This week has left me a bit unsettled in terms of movies. The Oscars came and went I just sighed, “oh well.”
I am usually pretty spot on with movie award nominations (and winners) but this year has been all over the place with no single film standing out for the masses.
As there are so many good books that get overlooked, there are also so many good movies who suffer the same anonymity, especially in the flare of blockbusters.
One that sticks out is the 2014 film, Calvary, starring Brendan Gleeson (remember Hamish from Braveheart?), Chris O’Dowd (Bridesmaids), and Kelly Reilly (Flight). It is an Irish-made film by the talented director, John Michael McDonagh. I watched it in theater last year and then again this past week at home. I have always had an affinity toward Irish films like The Commitments, Waking Ned Devine, Michael Connolly, In the Name of the Father, Bloody Sunday, and Once. There is something about the unique dry humor in Irish films as well as their ability to hit some of the deepest emotional themes in life through storytelling.
Calvary may just be one of the finest films that has ever moved me. My film aficionado friend Erik Parks featured Calvary as the top movie of 2014, even beating out some of the Oscar winners this year. I agree with him.
The Irish sure know how to tell a story, especially a familiar story.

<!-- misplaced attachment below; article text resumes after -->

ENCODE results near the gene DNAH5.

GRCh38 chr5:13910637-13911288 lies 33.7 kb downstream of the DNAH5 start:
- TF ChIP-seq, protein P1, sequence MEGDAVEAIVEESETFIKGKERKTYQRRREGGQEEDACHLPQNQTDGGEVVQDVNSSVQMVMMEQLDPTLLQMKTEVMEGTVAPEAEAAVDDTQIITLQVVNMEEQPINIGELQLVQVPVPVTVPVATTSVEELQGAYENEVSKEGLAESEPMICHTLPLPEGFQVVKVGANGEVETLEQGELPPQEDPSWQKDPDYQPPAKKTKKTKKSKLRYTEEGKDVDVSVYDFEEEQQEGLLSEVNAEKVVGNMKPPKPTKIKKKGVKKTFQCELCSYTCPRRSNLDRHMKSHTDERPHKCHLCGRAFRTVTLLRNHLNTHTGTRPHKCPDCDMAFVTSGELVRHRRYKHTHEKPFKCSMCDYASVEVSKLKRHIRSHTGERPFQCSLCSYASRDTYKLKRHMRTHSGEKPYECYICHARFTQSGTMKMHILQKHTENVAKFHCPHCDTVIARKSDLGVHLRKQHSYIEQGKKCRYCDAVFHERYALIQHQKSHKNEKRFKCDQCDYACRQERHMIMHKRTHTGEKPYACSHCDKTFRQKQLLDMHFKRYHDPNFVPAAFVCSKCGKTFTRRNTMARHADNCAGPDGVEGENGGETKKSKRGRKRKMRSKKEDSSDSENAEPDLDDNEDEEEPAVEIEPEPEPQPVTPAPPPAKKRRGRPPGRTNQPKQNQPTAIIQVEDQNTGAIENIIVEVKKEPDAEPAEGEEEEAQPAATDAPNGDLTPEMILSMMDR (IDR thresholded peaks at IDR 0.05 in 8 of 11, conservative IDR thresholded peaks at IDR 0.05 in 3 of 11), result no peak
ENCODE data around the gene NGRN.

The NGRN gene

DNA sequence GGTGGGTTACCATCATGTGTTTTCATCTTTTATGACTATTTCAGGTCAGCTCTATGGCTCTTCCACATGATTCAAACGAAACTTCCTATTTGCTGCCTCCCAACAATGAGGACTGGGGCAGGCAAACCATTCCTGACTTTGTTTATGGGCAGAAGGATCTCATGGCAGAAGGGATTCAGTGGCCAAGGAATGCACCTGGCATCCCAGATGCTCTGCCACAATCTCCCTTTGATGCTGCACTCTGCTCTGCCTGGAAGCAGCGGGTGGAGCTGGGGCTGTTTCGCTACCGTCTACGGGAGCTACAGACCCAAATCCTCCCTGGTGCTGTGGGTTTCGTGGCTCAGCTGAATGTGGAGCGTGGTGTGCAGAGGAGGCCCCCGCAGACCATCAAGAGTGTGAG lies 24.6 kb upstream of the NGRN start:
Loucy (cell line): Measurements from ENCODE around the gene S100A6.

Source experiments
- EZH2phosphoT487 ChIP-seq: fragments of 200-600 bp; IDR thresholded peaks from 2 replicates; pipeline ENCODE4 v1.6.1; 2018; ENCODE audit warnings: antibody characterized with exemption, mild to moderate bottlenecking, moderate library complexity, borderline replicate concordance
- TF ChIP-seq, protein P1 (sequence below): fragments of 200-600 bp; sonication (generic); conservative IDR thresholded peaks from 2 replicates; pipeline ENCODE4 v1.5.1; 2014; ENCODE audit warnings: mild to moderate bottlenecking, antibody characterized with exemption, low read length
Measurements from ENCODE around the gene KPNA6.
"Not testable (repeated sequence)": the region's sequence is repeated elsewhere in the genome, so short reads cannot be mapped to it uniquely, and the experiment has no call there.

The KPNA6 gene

Erik shared a great overview of the movie from his blog:
The opening of this film shows a good priest in confession as he listens to a mystery man recount his years of sexual abuse by a bad priest. He then tells the good priest that as an act of revenge, he plans on killing him in a week. Crazy setup but a fantastic film that shows a faithful man of God dealing with psychological torture as he continues to love and care for the wicked people of his town. Mercy, love, forgiveness and ultimately Christ-likeness are the overarching themes in this dark, but extraordinary little Irish film. (Rated R for sexual references, language, brief strong violence and some drug use.)
I’m not sure why people are so afraid of the Gospel. When you read about Jesus, this is what we get. It’s very R-rated. It’s bloody. It’s violent. It’s poignant and challenging. As you read in the Bible within the books of Matthew, Mark, Luke, and John, you get the nitty-gritty of Jesus’ life and death and in Calvary the movie, it follows well. That is why Calvary succeeds because it doesn’t hold back from real life.
Calvary may be the best movie representation of the Gospel I’ve ever seen.
It is rich with symbolism as well as lines to make you contemplate and pray over.
Father James Lavelle: “God is great and the limits of his mercy have not been set.”
Father James Lavelle: I think there’s too much talk about sins to be honest not enough talk about virtues.
Fiona Lavelle: What would be your number one?
Father James Lavelle: I think forgiveness has been highly underrated.
Father James Lavelle: He was a good man, your husband? (to a lady who just lost her husband)
Teresa: Yes. He was a good man. We had a very good life together. We loved each other very much. And now… he has gone. And that is not unfair. That is just what happened. But many people don’t live good lives. They don’t feel love. That is why it’s unfair. I feel sorry for them.